Objective: To investigate the clinical characteristics of women with Stage I primary mucinous epithelial ovarian carcinoma (mEOC) and evaluate the impact of uterus-preserving surgery (UPS) in terms of survival prognosis.
Methods: A regional multi-institutional retrospective study conducted between January 1986 and March 2017 by reviewing records of the Tokai Ovarian Tumor Study Group. Clinical and pathologic data and survival outcomes were assessed for women with Stage I primary mEOC. The baseline imbalance between women with and those without UPS was adjusted by an inverse probability of treatment weighting method using the propensity score (PS) of independent clinical variables.
Results: Among 4730 women with malignant ovarian tumors, 185 had Stage I primary mEOC and were included in the study. The mean age was 47.6 years (range 12-87 years), and 56 (30.3%) women underwent UPS. After PS-based adjustment, women in the UPS group did not have a poorer prognosis regarding overall survival (P=0.776) or recurrence-free survival (P=0.683). Even after age stratification, there was no statistical difference in survival outcomes between the UPS and non-UPS groups.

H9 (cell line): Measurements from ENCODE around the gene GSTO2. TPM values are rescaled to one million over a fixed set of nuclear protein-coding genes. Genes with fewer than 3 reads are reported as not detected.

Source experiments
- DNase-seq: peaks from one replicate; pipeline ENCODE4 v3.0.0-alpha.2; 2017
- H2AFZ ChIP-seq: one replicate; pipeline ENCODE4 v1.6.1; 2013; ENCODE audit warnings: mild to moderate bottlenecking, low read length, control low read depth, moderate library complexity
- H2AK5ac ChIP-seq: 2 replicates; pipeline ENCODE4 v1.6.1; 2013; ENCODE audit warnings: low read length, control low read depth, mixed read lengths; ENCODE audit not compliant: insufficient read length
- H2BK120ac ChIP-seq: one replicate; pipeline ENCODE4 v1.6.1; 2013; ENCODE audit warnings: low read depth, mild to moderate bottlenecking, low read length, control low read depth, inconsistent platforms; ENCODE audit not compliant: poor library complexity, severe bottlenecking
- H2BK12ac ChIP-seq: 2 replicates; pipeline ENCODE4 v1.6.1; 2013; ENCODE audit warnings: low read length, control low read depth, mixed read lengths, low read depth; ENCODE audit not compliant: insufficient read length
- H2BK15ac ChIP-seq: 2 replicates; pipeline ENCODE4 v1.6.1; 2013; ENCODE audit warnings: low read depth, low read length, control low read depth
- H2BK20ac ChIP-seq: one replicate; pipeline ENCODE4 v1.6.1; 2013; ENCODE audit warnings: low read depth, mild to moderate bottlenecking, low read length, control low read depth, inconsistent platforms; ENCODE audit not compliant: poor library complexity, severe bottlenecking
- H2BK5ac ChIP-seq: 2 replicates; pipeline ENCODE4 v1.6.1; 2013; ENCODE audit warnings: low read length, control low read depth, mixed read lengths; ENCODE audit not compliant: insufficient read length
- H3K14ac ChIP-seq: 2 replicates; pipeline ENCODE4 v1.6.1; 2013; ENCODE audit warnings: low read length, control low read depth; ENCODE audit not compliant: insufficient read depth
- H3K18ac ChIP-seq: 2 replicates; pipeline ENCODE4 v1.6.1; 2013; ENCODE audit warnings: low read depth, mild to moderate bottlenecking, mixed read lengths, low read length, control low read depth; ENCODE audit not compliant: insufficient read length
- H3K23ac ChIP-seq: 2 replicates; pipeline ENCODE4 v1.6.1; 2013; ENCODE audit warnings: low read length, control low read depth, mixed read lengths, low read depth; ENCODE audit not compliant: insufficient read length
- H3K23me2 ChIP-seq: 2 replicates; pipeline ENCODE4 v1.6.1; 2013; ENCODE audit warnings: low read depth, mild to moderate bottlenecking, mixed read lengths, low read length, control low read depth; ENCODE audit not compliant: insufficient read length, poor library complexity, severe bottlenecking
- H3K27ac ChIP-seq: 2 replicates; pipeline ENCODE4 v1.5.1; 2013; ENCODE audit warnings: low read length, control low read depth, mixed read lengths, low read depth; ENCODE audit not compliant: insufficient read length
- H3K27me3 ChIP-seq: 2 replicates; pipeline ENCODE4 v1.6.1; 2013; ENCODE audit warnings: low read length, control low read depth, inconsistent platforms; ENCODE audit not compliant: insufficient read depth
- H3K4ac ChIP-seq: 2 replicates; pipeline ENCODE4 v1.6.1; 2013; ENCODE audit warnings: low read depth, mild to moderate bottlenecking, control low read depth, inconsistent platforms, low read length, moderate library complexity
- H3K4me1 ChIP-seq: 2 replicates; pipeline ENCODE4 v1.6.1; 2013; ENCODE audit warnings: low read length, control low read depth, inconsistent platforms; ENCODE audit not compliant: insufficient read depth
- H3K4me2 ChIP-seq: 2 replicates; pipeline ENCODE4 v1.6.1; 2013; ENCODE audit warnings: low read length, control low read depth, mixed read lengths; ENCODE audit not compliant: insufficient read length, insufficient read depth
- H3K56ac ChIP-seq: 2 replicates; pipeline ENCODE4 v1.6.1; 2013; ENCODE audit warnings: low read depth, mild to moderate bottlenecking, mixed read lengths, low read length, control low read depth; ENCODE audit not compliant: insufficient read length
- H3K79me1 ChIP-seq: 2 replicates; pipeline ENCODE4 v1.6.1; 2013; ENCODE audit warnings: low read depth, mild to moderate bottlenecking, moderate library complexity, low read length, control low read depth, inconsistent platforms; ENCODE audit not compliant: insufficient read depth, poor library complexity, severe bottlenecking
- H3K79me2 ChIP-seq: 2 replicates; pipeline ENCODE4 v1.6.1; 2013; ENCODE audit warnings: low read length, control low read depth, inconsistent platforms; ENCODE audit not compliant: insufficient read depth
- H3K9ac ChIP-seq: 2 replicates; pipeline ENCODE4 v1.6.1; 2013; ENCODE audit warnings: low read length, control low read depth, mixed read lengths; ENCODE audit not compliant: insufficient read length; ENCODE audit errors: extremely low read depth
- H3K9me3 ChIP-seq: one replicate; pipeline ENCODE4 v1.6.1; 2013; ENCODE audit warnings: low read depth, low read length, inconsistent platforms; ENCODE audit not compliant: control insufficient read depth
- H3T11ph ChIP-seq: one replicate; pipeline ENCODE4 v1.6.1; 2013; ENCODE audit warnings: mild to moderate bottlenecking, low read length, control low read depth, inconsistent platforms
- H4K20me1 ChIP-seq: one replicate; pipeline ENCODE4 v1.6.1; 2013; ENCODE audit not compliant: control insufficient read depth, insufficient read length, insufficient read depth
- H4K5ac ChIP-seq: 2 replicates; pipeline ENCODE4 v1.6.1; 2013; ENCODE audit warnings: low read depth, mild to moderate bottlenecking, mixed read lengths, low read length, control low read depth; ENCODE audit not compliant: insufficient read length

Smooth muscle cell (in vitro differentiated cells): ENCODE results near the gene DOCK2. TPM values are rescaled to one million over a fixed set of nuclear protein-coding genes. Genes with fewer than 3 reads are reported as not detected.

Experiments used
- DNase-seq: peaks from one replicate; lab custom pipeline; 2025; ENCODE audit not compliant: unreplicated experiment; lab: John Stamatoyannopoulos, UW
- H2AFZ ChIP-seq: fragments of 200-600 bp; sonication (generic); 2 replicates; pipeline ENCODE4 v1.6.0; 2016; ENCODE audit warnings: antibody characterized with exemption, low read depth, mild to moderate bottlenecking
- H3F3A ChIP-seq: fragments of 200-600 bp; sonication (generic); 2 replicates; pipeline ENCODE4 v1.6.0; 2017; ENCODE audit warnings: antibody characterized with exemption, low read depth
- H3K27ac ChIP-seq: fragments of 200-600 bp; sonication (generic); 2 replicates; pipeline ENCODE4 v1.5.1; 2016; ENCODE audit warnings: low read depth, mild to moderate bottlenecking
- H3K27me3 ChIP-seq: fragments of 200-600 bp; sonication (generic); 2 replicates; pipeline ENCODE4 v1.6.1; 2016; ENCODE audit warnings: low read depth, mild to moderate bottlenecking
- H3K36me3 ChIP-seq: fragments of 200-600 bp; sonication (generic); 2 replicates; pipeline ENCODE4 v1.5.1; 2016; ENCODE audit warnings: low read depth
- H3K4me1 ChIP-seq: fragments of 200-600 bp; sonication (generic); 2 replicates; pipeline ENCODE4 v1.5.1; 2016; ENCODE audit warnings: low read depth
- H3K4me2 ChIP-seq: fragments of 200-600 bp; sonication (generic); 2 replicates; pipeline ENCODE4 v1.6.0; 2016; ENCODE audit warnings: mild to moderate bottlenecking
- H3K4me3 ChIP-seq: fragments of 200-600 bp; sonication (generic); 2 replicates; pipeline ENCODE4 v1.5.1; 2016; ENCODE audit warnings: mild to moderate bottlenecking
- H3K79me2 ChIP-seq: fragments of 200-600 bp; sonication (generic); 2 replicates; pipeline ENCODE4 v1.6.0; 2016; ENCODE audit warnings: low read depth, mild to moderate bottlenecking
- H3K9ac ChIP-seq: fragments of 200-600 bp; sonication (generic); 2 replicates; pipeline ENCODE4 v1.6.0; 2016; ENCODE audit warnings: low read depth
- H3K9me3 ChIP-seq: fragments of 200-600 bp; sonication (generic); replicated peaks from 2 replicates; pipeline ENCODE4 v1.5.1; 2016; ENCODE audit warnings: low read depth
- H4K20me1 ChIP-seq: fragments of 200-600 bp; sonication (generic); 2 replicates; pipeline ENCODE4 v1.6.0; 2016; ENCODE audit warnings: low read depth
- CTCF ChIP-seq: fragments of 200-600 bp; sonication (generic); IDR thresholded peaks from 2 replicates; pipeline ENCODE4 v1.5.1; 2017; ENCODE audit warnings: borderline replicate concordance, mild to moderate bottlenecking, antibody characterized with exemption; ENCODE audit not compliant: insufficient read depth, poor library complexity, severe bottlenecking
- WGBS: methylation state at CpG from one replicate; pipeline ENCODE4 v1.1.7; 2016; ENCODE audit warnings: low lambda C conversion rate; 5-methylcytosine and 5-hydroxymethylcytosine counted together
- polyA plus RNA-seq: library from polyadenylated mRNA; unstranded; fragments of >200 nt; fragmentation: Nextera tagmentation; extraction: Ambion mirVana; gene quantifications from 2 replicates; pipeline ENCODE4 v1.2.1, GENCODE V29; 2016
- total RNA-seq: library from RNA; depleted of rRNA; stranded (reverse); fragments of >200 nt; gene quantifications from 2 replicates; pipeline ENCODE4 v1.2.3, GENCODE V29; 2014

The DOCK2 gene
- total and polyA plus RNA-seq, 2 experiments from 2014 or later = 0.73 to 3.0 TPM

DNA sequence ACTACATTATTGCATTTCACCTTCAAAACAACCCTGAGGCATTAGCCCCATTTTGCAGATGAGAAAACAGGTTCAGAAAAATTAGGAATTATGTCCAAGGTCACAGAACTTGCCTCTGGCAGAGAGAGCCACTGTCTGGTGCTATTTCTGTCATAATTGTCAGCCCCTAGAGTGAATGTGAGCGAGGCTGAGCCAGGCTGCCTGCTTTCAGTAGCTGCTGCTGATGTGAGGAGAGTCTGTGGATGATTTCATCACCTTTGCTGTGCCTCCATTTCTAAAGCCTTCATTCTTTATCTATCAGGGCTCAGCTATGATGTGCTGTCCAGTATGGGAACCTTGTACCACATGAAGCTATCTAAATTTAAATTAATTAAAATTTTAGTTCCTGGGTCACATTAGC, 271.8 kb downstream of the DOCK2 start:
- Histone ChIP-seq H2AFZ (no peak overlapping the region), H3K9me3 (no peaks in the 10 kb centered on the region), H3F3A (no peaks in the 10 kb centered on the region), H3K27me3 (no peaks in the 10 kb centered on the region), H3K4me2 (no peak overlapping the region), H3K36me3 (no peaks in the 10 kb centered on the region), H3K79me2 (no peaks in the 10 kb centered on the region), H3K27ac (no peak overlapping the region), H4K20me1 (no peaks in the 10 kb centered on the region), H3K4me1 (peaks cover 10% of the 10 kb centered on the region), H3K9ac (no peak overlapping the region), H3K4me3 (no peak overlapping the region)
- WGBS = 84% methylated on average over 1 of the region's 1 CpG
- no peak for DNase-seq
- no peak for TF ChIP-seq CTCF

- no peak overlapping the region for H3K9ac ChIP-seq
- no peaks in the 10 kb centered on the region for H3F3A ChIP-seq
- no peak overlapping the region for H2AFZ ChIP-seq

Conclusion: UPS was not associated with decreased survival and may be a treatment option for women with Stage I primary mEOC irrespective of age.
Keywords: Inverse probability of treatment weighting; Mucinous carcinoma; Oncofertility; Ovarian cancer; Prognosis; Propensity score; Uterus-preserving surgery.
© 2020 International Federation of Gynecology and Obstetrics.